NEW YORK, Feb 15 (LPC) - A spike in borrowing costs has all but dried up the US market for refinancing leveraged loans, with the exceptions of companies including Getty Images with a pressing need to replace maturing debt or higher-rated corporations such as Altice that can more readily set favorable terms.
Through the first month of the year, refinancing volume from leveraged issuers totaled US$24.3bn, which is just 37.3% of the US$65.2bn of refinancing activity seen last year during the first month, according to LPC data.
As the Federal Reserve indicated interest rates are not expected to continue to climb at the same pace, retail investors hoping to benefit from the floating nature of leveraged loans in a rising interest rate environment have pulled money out of loan funds for thirteen straight weeks. Slow formation among collateralized loan obligations, the biggest buyers of loans, has further dampened demand.
LPC’s index of heavily traded loans stood at 96.97 on Thursday after sinking to a multi-year low of 94.57 on December 28. The index was trading at 98.91 on October 8.
First-lien loan yields hit 6.82% in the fourth quarter of 2018 versus just 5.58% during the fourth quarter of 2017, according to LPC data.
“Until the secondary market is trading back around par, M&A is going to make up the bulk of activity,” said a leveraged finance banker. “Refinancings are going to be pretty rare and repricings are off the table.”
Most loan issuers do not have an immediate need to refinance their debt after strong demand for the asset class allowed most companies to push out maturities over the last few years. Issuers have US$185bn of loans coming due in 2022 and US$256bn in 2023 versus just US$11bn in 2019 and US$45bn in 2020, according to Moody’s Investors Service.
“Companies that have short-dated paper today either have a small tranche of a large capital structure due and have market access or a potentially broken capital structure that hasn’t been able to be refinanced,” said Andrew Carlino, a Bain Capital credit managing director. “The companies in the middle have generally kicked out their maturities already.”
As an example of a company with near-term need to go to the market, Getty Images just wrapped up a US$1.55bn-equivalent loan refinancing after receiving a US$600m investment from Koch Equity Development.
The company has posted better financial numbers than it had last year when its capital structure was viewed as “unrefinanceable,” according to one investor.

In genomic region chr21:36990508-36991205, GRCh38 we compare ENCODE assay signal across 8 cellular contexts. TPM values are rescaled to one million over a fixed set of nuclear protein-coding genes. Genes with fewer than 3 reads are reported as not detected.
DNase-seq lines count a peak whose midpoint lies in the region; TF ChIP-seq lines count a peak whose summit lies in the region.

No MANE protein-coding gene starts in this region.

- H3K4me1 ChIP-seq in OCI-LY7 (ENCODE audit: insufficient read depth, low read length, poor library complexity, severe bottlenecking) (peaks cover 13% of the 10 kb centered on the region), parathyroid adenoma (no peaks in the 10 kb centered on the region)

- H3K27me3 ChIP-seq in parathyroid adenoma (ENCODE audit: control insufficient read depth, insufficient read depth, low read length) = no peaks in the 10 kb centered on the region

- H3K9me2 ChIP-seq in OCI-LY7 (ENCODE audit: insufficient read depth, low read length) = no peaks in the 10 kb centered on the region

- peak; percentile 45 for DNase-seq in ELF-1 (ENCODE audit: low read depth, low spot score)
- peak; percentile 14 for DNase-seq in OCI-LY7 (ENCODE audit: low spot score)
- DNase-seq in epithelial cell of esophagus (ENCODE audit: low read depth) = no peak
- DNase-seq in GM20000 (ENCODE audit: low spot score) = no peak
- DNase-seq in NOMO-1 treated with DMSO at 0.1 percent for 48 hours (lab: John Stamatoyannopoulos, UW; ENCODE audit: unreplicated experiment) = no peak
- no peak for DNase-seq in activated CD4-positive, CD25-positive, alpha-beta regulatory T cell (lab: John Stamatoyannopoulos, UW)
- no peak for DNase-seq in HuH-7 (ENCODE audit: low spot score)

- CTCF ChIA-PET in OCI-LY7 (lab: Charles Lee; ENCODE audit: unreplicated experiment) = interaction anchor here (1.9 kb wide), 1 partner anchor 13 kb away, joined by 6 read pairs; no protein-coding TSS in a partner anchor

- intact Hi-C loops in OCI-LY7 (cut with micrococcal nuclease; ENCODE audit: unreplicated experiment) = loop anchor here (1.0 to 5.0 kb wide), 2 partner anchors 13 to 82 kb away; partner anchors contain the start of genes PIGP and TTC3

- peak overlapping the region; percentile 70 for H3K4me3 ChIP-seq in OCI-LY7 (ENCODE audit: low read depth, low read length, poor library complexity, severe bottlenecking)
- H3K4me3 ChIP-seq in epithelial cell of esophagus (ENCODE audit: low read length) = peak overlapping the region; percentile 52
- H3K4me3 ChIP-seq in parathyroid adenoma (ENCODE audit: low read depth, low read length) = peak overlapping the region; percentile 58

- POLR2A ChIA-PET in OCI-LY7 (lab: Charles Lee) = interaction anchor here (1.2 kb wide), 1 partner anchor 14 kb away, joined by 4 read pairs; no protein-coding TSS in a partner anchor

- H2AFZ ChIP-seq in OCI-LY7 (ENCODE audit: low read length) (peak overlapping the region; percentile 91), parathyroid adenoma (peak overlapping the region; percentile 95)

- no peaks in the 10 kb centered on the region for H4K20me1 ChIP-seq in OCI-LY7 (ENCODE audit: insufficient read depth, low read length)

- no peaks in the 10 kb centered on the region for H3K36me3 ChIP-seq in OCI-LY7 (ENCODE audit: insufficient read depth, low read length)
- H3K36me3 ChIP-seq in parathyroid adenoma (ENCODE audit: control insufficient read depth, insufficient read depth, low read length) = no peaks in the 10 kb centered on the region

The changes helped generate enough demand that the company was able to increase the size of the loan by about US$100m after cutting a proposed secured bond by the same amount to US$300m. The deal ended up including a US$1.04bn dollar-denominated loan and a €450m loan.
The dollars priced at 450bp over Libor after guidance circulated in the 450bp-475bp over Libor range while the euros priced at 500bp over Euribor versus guidance in the 500bp-525bp over Euribor range.
The company announced in September that it was in the process of refinancing its debt after the Getty family agreed to buy back a majority stake in the company from private equity firm The Carlyle Group.
Getty arranged a US$1.895bn term loan in May 2013 that was due in May 2019 and originally priced at 575bp over Libor. The company last year was touting plans to investors to cut its leverage to 6.0 times from 9.0 times, as reported by IFR.
On the other end of the credit spectrum where companies are refinancing with large capital structures, cable and telecommunications company Altice just arranged a US$1bn term loan that will refinance a portion of its 10.125% notes due in 2023.
The company had US$14.8bn of outstanding debt as of September 30, 2018, according to its most recent quarterly report.
Investors this year have shown a strong preference for known issuers and allowed the company to tighten pricing during syndication to 300bp over Libor from 325bp over Libor.
Other companies with easy access to the capital markets are looking to the pro rata market as they look to refinance. Commitments are due March 1 on a US$4.1bn term loan A from computer giant Dell Technologies that will be used to refinance an existing term loan A of the same size.
Carlino said that that repricing opportunities will likely be few and far between this year based on where secondary levels are trading and the supply-demand dynamic. However, some of the recent LBOs that priced well above where deals were last year could potentially be repricing candidates if the macroeconomic conditions hold up and the companies hit their financial expectations.
Getty Images declined comment. Altice did not return request for comment. (Reporting by Jonathan Schwarzberg Editing by Michelle Sierra and Lynn Adler)